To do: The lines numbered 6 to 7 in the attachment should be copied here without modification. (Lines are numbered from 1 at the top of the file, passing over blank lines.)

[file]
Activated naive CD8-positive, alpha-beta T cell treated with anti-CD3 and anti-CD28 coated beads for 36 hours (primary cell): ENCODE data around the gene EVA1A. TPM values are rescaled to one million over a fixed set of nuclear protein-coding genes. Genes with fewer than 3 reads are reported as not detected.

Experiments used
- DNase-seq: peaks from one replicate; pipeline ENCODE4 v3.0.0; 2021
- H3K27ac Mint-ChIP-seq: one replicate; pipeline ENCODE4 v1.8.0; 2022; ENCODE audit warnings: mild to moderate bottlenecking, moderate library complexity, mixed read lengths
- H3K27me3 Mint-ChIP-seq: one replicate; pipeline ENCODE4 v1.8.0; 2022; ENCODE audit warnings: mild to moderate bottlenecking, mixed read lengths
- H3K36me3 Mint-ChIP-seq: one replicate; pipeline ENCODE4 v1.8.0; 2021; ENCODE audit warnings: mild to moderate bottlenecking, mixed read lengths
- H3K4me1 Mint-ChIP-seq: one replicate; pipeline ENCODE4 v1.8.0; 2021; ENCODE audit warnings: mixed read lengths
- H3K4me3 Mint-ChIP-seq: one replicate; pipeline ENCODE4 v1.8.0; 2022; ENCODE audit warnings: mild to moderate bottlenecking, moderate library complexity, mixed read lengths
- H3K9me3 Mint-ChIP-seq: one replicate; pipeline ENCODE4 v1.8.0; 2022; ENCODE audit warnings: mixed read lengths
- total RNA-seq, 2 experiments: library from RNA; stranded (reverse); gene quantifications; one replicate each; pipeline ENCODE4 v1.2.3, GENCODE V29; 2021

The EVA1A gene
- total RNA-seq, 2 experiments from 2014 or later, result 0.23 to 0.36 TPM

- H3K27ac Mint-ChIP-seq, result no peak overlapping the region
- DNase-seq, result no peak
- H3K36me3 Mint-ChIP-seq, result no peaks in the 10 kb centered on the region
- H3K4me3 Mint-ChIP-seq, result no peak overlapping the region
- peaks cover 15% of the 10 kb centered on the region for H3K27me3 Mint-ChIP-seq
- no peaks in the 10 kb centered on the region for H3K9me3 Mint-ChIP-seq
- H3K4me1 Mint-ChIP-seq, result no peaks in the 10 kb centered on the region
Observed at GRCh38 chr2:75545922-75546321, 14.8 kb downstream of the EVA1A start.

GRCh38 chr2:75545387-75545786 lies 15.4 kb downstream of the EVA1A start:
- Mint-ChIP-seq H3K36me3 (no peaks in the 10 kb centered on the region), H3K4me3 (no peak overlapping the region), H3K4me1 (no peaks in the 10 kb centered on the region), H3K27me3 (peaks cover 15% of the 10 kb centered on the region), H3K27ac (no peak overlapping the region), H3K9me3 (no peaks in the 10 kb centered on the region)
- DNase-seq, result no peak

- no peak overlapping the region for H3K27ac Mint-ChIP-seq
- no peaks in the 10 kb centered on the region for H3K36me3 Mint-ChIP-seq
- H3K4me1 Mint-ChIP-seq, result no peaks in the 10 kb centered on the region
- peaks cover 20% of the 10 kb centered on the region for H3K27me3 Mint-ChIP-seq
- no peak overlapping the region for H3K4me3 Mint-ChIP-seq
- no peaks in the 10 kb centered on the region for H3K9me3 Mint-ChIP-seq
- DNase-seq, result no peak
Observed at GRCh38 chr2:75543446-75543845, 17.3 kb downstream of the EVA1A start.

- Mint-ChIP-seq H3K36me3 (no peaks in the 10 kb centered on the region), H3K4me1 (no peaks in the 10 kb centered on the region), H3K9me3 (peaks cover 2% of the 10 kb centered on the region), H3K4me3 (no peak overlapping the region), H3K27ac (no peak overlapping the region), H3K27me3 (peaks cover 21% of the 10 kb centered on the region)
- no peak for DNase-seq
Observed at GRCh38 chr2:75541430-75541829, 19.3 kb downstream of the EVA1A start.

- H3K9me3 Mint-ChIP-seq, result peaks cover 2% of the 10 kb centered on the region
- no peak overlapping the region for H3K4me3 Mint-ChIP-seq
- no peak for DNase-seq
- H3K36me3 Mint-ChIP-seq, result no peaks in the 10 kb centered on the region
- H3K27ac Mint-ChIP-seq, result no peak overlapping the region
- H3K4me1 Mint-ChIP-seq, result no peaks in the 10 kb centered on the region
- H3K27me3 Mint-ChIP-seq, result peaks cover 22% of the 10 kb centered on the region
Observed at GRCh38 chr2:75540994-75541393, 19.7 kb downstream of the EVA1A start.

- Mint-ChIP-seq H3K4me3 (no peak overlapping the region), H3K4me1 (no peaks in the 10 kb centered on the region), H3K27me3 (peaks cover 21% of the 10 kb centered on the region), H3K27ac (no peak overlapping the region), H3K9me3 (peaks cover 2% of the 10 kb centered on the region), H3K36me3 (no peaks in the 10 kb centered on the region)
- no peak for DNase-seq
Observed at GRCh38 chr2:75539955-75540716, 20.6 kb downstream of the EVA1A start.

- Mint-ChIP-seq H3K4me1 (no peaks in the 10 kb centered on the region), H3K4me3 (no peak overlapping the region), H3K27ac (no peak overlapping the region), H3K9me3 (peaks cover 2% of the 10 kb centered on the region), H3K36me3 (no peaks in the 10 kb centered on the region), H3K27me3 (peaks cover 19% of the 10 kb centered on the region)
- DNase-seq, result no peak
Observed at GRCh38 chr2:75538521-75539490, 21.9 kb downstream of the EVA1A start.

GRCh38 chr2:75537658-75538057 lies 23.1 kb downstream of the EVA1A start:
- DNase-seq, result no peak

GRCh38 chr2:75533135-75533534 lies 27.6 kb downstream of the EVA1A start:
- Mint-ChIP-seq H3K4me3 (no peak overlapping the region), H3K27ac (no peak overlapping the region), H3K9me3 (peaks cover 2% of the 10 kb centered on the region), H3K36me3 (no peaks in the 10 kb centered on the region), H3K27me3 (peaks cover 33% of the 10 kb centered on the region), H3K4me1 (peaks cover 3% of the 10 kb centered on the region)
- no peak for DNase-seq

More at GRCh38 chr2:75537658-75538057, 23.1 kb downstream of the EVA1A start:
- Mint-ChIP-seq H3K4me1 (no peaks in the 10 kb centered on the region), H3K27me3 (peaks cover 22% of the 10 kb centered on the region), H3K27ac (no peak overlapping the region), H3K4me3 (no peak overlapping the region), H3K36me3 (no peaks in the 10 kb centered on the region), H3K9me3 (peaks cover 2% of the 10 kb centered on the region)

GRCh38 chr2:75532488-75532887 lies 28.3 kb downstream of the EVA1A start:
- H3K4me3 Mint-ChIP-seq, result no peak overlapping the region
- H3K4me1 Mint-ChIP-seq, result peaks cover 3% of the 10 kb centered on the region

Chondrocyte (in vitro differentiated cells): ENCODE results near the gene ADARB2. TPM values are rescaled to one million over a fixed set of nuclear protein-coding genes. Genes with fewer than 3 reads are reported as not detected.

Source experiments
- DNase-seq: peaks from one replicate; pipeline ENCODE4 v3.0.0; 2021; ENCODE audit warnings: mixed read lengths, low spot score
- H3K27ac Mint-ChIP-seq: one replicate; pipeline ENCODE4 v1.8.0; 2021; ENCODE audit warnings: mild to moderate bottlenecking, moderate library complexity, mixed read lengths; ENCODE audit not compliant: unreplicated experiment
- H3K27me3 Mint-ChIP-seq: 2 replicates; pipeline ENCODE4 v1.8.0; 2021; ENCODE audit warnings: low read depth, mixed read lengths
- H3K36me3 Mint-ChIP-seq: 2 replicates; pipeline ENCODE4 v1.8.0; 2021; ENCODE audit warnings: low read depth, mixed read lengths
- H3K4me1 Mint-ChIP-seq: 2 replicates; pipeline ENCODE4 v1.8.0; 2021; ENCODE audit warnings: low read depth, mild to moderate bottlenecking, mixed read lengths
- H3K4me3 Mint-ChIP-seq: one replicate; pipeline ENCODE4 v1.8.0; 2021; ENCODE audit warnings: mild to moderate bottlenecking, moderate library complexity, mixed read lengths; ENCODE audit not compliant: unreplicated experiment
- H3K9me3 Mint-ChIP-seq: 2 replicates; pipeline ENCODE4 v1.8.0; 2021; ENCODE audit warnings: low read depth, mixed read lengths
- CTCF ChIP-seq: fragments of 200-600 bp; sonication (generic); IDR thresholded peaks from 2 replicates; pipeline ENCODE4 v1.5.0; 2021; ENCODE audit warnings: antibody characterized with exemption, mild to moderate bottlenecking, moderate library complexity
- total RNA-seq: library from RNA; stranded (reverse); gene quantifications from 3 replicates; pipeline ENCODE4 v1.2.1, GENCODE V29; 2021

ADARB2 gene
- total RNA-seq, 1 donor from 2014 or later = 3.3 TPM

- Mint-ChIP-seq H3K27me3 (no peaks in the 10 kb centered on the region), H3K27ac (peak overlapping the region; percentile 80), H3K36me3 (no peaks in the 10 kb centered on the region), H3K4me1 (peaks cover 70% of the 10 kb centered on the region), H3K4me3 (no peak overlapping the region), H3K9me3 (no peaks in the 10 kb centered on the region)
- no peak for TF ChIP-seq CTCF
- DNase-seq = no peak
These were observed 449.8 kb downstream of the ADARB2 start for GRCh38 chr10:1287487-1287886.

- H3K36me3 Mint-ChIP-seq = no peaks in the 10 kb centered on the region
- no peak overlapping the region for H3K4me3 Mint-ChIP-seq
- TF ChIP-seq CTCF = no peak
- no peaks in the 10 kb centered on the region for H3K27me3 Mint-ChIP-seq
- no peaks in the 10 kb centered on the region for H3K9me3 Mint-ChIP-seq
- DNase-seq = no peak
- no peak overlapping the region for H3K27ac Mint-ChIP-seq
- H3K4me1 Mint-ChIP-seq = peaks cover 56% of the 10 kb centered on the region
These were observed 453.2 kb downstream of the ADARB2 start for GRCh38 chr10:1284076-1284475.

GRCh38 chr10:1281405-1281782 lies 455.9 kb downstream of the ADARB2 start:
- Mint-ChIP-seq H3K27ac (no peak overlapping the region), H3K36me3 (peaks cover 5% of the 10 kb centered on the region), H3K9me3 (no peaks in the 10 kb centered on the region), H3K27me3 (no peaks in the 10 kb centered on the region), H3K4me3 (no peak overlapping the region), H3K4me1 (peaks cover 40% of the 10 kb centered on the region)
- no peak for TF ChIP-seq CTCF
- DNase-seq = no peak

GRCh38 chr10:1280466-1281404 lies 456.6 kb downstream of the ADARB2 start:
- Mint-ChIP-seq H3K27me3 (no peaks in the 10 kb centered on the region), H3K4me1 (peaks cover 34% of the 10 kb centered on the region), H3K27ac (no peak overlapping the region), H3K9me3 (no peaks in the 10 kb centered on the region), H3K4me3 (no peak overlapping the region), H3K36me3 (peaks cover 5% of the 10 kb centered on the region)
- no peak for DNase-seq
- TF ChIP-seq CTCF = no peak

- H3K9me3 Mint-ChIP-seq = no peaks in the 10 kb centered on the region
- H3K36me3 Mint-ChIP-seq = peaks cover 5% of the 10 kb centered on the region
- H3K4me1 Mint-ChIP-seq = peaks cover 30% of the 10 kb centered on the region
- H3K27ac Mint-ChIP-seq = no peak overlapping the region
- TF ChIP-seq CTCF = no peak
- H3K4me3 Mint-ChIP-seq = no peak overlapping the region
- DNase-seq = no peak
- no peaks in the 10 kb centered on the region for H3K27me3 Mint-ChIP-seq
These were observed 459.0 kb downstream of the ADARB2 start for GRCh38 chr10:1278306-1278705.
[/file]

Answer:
- H3K36me3 Mint-ChIP-seq: one replicate; pipeline ENCODE4 v1.8.0; 2021; ENCODE audit warnings: mild to moderate bottlenecking, mixed read lengths
- H3K4me1 Mint-ChIP-seq: one replicate; pipeline ENCODE4 v1.8.0; 2021; ENCODE audit warnings: mixed read lengths